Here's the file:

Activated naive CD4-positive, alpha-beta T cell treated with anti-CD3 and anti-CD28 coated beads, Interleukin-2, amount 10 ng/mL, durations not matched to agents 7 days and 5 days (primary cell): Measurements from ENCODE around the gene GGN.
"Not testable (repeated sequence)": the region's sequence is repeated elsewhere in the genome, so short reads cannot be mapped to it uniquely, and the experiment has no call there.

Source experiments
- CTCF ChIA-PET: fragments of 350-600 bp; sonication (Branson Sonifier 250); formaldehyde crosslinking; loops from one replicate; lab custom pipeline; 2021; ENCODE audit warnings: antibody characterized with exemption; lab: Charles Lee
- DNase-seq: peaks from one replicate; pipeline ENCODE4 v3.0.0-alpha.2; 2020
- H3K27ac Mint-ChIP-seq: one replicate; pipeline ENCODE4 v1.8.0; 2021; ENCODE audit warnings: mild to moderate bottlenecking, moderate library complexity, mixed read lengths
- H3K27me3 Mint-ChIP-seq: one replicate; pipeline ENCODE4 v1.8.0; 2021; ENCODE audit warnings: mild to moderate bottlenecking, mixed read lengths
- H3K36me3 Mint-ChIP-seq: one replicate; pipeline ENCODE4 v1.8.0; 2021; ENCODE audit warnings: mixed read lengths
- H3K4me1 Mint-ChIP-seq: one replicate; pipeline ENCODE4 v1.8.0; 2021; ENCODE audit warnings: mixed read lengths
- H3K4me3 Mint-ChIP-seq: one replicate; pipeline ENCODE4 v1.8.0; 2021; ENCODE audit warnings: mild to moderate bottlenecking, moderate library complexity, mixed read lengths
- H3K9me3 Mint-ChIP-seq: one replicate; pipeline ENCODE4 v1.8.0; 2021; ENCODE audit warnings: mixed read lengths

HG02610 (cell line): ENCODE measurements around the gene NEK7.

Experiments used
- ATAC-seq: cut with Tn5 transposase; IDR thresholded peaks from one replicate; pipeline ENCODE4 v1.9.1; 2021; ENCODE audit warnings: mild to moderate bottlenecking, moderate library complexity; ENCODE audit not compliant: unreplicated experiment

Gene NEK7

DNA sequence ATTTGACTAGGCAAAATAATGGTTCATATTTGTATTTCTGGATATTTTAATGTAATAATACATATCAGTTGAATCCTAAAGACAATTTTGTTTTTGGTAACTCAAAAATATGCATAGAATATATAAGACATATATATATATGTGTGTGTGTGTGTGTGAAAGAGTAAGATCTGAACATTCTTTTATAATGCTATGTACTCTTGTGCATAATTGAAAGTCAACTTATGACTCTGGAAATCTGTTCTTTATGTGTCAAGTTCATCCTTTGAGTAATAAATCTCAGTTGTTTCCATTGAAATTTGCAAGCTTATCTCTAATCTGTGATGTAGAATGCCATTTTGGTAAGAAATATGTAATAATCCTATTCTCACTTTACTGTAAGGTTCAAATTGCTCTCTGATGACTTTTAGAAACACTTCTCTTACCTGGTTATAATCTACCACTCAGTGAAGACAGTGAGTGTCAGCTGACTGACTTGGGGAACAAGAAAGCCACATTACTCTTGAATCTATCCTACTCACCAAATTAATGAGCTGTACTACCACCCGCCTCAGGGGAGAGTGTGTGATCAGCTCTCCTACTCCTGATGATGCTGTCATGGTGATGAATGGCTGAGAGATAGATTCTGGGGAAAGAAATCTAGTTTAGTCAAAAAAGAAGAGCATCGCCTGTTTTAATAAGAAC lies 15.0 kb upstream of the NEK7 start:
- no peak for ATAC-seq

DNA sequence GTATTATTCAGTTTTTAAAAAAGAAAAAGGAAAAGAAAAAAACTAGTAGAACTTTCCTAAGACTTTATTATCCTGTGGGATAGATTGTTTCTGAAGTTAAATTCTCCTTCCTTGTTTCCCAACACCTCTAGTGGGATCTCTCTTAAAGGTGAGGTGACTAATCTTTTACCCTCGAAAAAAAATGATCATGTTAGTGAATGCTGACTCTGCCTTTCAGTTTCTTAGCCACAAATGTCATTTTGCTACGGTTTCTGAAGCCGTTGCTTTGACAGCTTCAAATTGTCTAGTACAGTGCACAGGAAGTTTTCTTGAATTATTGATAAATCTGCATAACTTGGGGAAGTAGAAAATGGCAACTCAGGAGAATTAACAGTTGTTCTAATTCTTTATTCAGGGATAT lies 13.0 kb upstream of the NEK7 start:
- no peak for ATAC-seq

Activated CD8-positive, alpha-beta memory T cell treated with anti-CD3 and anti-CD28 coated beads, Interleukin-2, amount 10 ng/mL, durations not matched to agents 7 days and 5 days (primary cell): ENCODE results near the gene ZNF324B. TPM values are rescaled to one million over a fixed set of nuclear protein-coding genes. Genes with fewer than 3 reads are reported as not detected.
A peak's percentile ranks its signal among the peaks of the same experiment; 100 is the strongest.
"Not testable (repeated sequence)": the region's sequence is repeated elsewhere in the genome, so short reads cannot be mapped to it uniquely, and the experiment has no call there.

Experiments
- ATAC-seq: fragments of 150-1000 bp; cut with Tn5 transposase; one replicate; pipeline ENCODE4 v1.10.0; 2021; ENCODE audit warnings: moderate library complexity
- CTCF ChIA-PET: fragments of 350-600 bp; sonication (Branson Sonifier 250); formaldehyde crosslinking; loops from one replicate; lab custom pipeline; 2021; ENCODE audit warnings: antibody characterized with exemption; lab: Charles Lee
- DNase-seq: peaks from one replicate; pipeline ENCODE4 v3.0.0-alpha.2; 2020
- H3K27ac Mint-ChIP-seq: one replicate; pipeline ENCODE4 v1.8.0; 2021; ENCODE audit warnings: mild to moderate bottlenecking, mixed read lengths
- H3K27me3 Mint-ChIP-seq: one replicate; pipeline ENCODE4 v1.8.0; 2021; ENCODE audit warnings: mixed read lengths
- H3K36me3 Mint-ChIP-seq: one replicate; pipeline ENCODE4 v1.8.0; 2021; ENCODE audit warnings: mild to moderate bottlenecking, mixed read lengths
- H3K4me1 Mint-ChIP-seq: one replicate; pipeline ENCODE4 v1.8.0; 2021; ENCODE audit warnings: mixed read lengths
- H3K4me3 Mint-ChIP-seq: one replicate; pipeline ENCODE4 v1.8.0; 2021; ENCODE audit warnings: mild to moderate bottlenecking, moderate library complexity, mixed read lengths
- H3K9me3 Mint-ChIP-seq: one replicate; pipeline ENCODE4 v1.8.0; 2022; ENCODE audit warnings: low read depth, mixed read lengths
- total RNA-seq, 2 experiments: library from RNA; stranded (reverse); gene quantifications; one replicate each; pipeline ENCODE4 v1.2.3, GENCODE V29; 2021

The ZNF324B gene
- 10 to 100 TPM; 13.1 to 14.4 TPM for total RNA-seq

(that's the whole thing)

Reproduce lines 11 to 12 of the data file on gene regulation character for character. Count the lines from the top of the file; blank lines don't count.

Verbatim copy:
- H3K9me3 Mint-ChIP-seq: one replicate; pipeline ENCODE4 v1.8.0; 2021; ENCODE audit warnings: mixed read lengths

HG02610 (cell line): ENCODE measurements around the gene NEK7.